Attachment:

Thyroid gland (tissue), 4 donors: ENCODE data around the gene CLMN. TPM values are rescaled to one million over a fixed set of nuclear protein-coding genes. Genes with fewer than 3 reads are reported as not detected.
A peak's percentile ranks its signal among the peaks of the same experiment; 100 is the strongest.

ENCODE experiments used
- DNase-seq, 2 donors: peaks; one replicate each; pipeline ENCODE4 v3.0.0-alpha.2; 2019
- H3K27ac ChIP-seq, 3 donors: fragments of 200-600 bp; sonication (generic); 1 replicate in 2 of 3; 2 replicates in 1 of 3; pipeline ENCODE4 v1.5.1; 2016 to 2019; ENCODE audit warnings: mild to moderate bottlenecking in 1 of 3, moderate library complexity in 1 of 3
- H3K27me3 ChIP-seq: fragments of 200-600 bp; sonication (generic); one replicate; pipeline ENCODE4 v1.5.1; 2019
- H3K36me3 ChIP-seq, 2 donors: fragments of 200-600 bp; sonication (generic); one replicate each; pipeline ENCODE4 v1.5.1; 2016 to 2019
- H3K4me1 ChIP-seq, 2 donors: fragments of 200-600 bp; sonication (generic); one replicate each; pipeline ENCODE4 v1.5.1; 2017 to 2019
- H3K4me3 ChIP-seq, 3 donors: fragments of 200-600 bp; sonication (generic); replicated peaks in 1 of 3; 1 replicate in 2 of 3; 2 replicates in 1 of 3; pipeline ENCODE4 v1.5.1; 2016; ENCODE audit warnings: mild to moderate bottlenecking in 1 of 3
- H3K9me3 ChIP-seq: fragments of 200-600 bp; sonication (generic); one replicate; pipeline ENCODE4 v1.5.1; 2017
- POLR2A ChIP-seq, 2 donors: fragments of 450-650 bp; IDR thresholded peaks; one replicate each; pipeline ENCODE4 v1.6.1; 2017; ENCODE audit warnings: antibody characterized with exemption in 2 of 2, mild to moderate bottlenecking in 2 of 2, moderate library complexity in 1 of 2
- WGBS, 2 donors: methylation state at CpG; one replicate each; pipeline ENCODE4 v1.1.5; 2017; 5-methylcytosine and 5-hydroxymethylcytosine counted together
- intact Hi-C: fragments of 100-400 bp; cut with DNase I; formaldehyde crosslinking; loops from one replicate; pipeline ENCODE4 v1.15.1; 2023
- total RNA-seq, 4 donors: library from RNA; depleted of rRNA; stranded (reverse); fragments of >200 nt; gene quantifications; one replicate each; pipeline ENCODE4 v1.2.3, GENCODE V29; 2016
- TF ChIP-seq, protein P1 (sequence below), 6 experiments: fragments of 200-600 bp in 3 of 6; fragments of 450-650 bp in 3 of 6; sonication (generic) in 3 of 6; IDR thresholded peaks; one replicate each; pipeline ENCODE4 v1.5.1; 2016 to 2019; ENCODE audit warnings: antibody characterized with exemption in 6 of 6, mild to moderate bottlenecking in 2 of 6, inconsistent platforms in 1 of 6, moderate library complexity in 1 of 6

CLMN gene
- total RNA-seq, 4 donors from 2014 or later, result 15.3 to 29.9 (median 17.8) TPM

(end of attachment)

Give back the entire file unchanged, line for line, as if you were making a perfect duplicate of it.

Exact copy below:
Thyroid gland (tissue), 4 donors: ENCODE data around the gene CLMN. TPM values are rescaled to one million over a fixed set of nuclear protein-coding genes. Genes with fewer than 3 reads are reported as not detected.
A peak's percentile ranks its signal among the peaks of the same experiment; 100 is the strongest.

ENCODE experiments used
- DNase-seq, 2 donors: peaks; one replicate each; pipeline ENCODE4 v3.0.0-alpha.2; 2019
- H3K27ac ChIP-seq, 3 donors: fragments of 200-600 bp; sonication (generic); 1 replicate in 2 of 3; 2 replicates in 1 of 3; pipeline ENCODE4 v1.5.1; 2016 to 2019; ENCODE audit warnings: mild to moderate bottlenecking in 1 of 3, moderate library complexity in 1 of 3
- H3K27me3 ChIP-seq: fragments of 200-600 bp; sonication (generic); one replicate; pipeline ENCODE4 v1.5.1; 2019
- H3K36me3 ChIP-seq, 2 donors: fragments of 200-600 bp; sonication (generic); one replicate each; pipeline ENCODE4 v1.5.1; 2016 to 2019
- H3K4me1 ChIP-seq, 2 donors: fragments of 200-600 bp; sonication (generic); one replicate each; pipeline ENCODE4 v1.5.1; 2017 to 2019
- H3K4me3 ChIP-seq, 3 donors: fragments of 200-600 bp; sonication (generic); replicated peaks in 1 of 3; 1 replicate in 2 of 3; 2 replicates in 1 of 3; pipeline ENCODE4 v1.5.1; 2016; ENCODE audit warnings: mild to moderate bottlenecking in 1 of 3
- H3K9me3 ChIP-seq: fragments of 200-600 bp; sonication (generic); one replicate; pipeline ENCODE4 v1.5.1; 2017
- POLR2A ChIP-seq, 2 donors: fragments of 450-650 bp; IDR thresholded peaks; one replicate each; pipeline ENCODE4 v1.6.1; 2017; ENCODE audit warnings: antibody characterized with exemption in 2 of 2, mild to moderate bottlenecking in 2 of 2, moderate library complexity in 1 of 2
- WGBS, 2 donors: methylation state at CpG; one replicate each; pipeline ENCODE4 v1.1.5; 2017; 5-methylcytosine and 5-hydroxymethylcytosine counted together
- intact Hi-C: fragments of 100-400 bp; cut with DNase I; formaldehyde crosslinking; loops from one replicate; pipeline ENCODE4 v1.15.1; 2023
- total RNA-seq, 4 donors: library from RNA; depleted of rRNA; stranded (reverse); fragments of >200 nt; gene quantifications; one replicate each; pipeline ENCODE4 v1.2.3, GENCODE V29; 2016
- TF ChIP-seq, protein P1 (sequence below), 6 experiments: fragments of 200-600 bp in 3 of 6; fragments of 450-650 bp in 3 of 6; sonication (generic) in 3 of 6; IDR thresholded peaks; one replicate each; pipeline ENCODE4 v1.5.1; 2016 to 2019; ENCODE audit warnings: antibody characterized with exemption in 6 of 6, mild to moderate bottlenecking in 2 of 6, inconsistent platforms in 1 of 6, moderate library complexity in 1 of 6

CLMN gene
- total RNA-seq, 4 donors from 2014 or later, result 15.3 to 29.9 (median 17.8) TPM